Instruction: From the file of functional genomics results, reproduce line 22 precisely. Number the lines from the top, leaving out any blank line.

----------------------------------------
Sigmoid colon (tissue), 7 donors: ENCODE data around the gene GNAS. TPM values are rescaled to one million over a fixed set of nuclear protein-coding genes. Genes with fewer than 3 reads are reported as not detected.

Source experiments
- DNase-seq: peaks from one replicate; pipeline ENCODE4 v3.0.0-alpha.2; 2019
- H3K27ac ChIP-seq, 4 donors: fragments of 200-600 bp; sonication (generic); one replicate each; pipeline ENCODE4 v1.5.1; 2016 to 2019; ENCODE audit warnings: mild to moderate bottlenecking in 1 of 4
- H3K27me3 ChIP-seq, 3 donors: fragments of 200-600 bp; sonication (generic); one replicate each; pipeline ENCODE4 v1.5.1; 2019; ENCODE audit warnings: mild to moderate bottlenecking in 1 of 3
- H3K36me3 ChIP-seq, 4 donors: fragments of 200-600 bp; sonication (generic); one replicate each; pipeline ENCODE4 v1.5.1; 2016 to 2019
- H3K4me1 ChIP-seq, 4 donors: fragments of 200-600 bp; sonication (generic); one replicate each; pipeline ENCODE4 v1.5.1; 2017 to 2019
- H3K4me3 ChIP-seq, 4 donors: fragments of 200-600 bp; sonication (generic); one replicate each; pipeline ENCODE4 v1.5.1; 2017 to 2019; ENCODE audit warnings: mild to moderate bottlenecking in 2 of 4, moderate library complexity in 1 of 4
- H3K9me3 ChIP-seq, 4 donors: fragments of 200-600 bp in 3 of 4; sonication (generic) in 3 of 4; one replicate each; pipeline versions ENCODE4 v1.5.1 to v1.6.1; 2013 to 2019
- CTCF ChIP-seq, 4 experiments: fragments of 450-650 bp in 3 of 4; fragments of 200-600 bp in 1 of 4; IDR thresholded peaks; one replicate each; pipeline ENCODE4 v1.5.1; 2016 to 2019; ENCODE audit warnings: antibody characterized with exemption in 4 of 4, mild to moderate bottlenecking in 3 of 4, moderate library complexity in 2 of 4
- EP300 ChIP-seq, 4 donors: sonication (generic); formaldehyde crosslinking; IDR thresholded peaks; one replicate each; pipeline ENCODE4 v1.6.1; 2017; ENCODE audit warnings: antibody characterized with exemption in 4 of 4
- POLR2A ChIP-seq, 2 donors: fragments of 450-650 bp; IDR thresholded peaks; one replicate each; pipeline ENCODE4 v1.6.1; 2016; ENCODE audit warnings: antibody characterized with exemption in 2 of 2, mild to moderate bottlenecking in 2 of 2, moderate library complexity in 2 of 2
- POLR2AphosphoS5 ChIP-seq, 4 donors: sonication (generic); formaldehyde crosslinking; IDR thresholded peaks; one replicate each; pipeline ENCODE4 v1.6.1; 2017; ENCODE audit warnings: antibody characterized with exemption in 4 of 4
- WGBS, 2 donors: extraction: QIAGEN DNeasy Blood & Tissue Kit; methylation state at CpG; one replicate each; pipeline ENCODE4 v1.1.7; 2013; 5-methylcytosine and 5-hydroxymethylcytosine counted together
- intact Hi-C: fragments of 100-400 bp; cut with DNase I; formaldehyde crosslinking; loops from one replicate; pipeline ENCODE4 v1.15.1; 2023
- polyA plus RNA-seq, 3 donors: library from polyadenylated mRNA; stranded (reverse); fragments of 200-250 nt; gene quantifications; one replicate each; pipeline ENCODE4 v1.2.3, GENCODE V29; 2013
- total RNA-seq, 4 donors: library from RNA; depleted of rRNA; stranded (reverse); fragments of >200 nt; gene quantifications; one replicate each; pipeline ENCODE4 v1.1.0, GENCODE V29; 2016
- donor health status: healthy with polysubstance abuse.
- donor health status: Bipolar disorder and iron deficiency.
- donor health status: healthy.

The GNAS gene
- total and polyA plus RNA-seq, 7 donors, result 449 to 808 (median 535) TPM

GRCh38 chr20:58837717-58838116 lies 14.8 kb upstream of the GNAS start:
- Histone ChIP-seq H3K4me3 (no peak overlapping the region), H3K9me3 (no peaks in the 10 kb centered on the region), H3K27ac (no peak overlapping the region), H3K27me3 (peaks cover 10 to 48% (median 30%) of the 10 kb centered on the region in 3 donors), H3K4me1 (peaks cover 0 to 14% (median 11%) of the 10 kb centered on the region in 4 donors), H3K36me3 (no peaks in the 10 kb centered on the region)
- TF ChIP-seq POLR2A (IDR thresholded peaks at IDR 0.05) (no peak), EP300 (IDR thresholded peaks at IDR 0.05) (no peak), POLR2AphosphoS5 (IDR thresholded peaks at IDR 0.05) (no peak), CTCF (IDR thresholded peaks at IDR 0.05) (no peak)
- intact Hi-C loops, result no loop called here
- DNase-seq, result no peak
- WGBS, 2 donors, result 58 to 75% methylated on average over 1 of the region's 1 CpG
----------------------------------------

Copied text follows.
- total and polyA plus RNA-seq, 7 donors, result 449 to 808 (median 535) TPM